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Fight Against Prescription Drug Abuse May Have Fueled Heroin Use: Experts

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Some addiction experts say the U.S. government’s fight against prescription drug abuse may have inadvertently contributed to the rise in heroin use, according to The Washington Post. Now that some pain medications are less available and more expensive, many people who used to abuse those drugs have switched to heroin, which is cheaper.

The crackdown on “pill mills” has helped to reduce the illegal use of medications, the article notes. But many people who had abused prescription opioids simply switched to heroin, which provides a comparable, euphoric high.

“Absolutely, much of the heroin use you’re seeing now is due in large part to making prescription opioids a lot less accessible,” said Theodore Cicero of Washington University in St. Louis, who co-authored a 2012 study that found OxyContin abuse decreased after the painkiller was reformulated to make it more difficult to misuse. Many people who abused the drug have switched to heroin, according to the study.

The study included more than 2,500 people who were dependent on opioids, who were followed between July 2009 and March 2012. During that time, there was a 17 percent decrease in OxyContin abuse. In 2010, the company that makes OxyContin introduced a new version of the drug that is more difficult to inhale or inject. During the same period, heroin abuse doubled.

According to Cicero, the government could have taken steps sooner against heroin use, such as by promoting the use of medicines to fight overdoses and ease symptoms of withdrawal.

Not everyone agrees that the crackdown on prescription drug abuse has led to the rise in heroin use. Joseph T. Rannazzisi, who runs the Drug Enforcement Administration’s Office of Diversion Control, told the newspaper, “I don’t think one thing has anything to do with the other.” He noted many lives have been saved by the effort to reduce prescription drug abuse.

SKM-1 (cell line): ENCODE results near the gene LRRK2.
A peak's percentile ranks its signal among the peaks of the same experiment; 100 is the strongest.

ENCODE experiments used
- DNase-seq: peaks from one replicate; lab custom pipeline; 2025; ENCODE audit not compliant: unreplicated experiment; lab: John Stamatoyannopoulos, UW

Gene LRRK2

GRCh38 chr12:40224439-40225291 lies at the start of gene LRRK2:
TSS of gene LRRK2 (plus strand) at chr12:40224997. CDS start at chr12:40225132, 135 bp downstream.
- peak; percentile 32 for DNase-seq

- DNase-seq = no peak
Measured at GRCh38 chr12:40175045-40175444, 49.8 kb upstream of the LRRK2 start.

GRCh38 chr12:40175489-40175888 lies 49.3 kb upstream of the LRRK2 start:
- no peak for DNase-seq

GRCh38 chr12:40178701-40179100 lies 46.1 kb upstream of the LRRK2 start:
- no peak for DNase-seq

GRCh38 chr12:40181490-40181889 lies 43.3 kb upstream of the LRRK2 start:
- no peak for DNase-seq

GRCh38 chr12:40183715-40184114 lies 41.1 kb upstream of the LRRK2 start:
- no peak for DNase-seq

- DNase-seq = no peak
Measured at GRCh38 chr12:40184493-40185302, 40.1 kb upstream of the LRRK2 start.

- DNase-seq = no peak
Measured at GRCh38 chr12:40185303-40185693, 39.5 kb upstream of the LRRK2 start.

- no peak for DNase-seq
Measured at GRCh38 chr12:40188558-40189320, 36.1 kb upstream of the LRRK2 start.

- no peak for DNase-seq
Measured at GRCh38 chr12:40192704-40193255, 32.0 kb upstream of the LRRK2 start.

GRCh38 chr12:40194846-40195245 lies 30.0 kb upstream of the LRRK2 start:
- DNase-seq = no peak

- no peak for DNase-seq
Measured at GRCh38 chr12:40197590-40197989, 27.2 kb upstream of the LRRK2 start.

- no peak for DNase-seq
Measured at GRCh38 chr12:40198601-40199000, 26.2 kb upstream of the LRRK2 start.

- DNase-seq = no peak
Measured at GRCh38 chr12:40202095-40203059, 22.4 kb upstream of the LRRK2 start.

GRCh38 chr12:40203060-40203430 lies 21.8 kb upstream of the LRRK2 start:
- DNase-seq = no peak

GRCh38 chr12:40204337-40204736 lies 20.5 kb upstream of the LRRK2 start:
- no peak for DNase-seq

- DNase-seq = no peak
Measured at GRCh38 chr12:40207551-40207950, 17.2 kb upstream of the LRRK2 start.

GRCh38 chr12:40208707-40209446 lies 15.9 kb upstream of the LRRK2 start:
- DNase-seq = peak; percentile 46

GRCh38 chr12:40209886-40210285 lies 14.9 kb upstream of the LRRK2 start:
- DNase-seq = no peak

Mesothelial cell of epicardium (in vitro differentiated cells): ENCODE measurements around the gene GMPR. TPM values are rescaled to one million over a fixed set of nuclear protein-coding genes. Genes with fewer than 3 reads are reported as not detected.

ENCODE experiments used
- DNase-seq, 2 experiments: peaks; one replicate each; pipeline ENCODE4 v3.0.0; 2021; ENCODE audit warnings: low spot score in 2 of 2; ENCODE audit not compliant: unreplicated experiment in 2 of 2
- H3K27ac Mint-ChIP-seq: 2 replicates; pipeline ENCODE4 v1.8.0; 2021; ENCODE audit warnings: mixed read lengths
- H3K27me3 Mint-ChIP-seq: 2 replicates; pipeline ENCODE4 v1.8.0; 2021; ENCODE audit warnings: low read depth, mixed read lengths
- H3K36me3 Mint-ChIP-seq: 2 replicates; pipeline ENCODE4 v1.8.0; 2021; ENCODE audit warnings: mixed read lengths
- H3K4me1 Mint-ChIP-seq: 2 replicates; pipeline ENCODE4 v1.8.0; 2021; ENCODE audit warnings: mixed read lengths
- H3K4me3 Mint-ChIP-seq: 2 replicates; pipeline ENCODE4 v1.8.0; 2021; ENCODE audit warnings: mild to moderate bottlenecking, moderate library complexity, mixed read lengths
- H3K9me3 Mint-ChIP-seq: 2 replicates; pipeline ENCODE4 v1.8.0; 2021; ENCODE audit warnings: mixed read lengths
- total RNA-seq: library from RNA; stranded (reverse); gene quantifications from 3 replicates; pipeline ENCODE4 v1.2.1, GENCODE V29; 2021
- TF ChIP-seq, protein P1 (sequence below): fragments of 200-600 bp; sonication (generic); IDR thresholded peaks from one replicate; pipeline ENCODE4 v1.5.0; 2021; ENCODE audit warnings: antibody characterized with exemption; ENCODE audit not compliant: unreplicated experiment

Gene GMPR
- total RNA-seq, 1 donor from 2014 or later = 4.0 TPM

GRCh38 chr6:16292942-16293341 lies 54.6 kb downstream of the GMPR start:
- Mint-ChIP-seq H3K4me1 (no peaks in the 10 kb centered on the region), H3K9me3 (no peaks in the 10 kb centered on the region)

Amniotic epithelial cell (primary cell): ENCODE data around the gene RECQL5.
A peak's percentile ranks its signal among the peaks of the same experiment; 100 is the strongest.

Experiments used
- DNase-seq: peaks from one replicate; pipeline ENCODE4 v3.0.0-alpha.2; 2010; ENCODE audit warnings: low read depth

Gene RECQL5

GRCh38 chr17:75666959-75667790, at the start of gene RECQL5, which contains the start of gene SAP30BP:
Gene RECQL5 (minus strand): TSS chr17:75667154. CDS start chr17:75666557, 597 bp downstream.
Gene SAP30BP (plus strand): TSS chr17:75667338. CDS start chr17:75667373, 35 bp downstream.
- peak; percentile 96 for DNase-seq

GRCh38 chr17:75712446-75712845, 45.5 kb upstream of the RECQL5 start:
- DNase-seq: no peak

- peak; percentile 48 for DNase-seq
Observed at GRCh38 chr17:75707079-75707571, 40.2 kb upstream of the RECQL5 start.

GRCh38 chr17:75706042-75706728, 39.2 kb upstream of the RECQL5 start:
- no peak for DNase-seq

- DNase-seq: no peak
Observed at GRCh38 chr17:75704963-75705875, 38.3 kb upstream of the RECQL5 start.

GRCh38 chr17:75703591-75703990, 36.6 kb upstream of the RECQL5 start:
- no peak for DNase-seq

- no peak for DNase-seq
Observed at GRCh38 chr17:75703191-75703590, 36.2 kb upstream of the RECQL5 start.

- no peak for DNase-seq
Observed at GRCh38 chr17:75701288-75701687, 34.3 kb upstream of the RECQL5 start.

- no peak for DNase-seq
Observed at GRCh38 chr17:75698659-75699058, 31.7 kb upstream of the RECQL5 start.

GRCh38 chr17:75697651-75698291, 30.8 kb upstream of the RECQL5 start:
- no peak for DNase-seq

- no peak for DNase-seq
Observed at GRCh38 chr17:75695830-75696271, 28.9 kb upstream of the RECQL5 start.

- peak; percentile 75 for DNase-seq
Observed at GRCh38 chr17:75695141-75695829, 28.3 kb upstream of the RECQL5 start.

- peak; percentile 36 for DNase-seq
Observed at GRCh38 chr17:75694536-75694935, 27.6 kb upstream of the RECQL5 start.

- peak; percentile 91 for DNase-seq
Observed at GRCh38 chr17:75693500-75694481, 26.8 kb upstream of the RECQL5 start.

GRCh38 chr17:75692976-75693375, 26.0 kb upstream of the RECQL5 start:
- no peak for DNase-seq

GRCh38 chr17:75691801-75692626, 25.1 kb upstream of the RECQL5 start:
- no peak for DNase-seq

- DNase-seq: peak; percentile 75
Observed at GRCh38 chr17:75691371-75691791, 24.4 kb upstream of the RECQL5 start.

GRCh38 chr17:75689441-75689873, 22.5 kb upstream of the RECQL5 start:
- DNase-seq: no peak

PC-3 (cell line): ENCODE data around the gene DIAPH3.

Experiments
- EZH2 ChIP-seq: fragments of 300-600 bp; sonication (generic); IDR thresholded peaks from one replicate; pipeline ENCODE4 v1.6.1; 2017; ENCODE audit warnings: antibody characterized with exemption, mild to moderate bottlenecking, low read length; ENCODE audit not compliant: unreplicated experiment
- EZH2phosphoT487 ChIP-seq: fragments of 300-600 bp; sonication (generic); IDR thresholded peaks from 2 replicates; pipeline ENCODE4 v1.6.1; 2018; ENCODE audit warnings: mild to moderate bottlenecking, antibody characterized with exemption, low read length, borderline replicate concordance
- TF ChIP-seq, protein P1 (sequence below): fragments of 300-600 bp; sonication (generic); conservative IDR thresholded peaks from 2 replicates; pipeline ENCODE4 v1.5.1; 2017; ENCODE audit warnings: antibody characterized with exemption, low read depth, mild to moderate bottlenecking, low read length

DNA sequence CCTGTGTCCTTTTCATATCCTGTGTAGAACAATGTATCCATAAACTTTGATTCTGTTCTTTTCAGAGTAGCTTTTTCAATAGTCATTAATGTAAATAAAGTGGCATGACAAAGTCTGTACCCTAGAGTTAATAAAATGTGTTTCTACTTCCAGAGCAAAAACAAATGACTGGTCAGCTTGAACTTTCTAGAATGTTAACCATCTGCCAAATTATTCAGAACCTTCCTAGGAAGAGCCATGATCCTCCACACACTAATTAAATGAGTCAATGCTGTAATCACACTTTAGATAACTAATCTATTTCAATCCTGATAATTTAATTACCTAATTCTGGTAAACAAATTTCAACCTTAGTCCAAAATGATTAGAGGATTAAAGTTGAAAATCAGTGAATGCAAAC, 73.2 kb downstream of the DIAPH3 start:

4 Responses to this article

  1. Leslie / June 15, 2014 at 6:12 am

    Prescription narcotics for pain should be reserved for end of life situations, post surgery, or for short-term use after a serious injury. They are being prescribed for any and every generalized pain complaints people can come up with. The Doctors hand out addictive drugs and expect the patients not to get addicted? It is a viscious cycle that drug companies are making a fortune off of. Meanwhile, that addict is neglecting a child, losing a job, overdosing, etc. all for the sake of getting that high. I have seen much suffering that affects whole families due to an overpowering addiction. If you don’t think it affects all of us, think about this: Most of the addicts I know have become dependent on the government to support them and their families since a job would interfear with their drug use. They wreck cars due to being intoxicated due to their drug use. They lie, cheat, steel and some would kill for more pills.

  2. Denny A. / March 15, 2014 at 10:22 am